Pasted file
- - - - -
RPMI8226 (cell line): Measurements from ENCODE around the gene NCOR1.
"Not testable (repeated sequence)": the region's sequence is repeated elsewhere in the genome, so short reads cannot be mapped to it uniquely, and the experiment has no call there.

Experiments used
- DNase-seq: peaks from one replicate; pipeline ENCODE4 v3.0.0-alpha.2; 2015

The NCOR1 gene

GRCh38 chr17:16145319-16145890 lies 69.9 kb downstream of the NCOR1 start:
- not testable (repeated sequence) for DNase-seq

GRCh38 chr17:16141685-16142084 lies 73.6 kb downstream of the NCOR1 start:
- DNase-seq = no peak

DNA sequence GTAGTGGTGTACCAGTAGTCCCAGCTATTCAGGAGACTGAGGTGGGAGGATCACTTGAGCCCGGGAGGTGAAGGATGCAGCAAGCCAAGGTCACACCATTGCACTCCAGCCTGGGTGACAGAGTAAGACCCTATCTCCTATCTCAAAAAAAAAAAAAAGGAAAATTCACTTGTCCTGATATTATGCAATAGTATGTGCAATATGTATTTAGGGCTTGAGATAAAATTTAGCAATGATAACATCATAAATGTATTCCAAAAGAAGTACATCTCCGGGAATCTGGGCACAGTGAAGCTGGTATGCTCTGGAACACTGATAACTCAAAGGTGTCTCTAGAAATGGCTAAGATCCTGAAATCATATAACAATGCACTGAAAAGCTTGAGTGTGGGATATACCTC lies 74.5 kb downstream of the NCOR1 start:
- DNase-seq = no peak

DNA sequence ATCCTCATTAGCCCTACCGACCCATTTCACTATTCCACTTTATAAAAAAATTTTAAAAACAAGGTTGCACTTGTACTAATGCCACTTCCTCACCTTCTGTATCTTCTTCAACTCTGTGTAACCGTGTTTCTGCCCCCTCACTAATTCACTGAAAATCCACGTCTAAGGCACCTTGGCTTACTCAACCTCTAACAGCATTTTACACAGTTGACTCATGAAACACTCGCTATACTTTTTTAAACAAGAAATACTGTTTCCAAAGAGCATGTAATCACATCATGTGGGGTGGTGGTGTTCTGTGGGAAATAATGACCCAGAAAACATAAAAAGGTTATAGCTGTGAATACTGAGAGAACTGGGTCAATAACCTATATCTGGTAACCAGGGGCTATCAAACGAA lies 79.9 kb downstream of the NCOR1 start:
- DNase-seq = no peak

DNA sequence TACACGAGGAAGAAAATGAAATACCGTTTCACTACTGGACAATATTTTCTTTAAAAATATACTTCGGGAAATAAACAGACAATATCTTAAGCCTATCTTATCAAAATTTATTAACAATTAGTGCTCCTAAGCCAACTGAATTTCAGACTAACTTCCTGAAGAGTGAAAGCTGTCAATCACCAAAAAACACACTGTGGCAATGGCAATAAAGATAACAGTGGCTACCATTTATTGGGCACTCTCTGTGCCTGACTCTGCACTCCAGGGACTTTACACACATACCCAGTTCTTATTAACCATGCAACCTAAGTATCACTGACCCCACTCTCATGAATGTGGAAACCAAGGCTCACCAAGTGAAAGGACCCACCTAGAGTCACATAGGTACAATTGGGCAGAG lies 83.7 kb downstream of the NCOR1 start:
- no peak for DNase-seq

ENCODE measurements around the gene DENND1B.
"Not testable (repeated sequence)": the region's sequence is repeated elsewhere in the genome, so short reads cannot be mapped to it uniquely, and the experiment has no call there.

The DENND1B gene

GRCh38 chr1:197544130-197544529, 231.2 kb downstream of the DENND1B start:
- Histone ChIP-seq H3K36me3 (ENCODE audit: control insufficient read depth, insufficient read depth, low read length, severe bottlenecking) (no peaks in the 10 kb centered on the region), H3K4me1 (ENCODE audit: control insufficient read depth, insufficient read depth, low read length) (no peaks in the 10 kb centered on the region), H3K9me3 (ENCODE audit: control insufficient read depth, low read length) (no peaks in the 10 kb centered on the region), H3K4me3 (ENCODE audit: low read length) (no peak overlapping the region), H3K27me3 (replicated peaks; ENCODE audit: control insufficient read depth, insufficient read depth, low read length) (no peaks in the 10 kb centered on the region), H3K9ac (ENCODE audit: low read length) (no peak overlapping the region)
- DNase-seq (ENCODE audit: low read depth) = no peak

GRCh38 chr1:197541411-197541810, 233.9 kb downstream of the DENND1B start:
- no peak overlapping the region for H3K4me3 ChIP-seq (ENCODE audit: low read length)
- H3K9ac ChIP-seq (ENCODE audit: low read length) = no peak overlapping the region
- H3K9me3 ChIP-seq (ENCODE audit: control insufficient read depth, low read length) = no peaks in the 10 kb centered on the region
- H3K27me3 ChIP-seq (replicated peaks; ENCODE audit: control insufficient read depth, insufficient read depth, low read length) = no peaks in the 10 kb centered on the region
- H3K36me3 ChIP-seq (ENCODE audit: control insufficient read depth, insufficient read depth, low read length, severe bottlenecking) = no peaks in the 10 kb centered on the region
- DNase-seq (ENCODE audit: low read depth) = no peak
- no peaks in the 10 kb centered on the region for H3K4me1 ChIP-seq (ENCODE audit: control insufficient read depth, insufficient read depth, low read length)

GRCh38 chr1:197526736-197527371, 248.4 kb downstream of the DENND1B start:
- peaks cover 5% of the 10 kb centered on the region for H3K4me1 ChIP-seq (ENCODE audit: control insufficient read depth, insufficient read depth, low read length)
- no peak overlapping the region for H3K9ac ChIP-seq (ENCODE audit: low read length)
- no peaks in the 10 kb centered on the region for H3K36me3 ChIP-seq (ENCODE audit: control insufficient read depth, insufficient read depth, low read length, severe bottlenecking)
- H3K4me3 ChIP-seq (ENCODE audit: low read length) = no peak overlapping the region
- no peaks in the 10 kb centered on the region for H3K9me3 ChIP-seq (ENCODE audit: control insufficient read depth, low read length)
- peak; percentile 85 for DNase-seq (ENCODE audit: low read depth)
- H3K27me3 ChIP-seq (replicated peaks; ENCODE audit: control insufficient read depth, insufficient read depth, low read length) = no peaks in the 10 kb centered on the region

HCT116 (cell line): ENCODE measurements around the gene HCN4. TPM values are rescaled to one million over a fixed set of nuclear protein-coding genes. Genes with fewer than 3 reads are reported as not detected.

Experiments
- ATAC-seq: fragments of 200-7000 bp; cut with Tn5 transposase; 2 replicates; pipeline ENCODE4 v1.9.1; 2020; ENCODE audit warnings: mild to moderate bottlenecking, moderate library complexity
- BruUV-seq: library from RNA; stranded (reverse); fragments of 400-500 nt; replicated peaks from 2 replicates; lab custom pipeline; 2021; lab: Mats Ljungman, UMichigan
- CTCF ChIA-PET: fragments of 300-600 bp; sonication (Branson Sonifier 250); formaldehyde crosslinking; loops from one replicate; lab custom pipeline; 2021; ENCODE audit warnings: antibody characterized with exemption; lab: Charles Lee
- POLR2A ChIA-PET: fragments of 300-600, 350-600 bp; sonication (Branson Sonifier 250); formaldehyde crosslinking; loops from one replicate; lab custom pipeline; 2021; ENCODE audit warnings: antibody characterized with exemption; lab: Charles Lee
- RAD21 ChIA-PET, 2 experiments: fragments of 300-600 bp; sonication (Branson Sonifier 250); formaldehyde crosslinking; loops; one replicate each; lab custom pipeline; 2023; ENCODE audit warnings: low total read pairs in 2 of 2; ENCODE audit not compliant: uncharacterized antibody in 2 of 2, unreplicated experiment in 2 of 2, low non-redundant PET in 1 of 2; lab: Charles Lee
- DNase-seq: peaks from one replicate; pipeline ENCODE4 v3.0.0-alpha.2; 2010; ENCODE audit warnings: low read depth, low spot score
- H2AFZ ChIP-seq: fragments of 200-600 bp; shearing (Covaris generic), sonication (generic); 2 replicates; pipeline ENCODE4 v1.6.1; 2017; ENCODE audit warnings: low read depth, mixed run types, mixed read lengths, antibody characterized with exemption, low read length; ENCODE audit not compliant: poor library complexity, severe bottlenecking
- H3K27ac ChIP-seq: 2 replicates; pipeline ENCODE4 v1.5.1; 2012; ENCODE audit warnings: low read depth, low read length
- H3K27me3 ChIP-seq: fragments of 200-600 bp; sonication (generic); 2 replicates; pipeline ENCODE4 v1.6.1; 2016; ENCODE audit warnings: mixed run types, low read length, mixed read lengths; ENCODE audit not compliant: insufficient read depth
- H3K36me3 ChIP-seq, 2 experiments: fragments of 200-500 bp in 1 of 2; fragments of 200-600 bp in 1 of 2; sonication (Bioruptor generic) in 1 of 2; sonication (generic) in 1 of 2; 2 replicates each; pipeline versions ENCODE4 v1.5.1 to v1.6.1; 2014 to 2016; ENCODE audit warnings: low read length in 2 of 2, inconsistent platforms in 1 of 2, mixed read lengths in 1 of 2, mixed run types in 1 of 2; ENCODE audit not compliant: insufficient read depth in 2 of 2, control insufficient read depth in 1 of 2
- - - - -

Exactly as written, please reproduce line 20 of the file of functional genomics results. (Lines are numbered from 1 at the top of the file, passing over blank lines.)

- Histone ChIP-seq H3K36me3 (ENCODE audit: control insufficient read depth, insufficient read depth, low read length, severe bottlenecking) (no peaks in the 10 kb centered on the region), H3K4me1 (ENCODE audit: control insufficient read depth, insufficient read depth, low read length) (no peaks in the 10 kb centered on the region), H3K9me3 (ENCODE audit: control insufficient read depth, low read length) (no peaks in the 10 kb centered on the region), H3K4me3 (ENCODE audit: low read length) (no peak overlapping the region), H3K27me3 (replicated peaks; ENCODE audit: control insufficient read depth, insufficient read depth, low read length) (no peaks in the 10 kb centered on the region), H3K9ac (ENCODE audit: low read length) (no peak overlapping the region)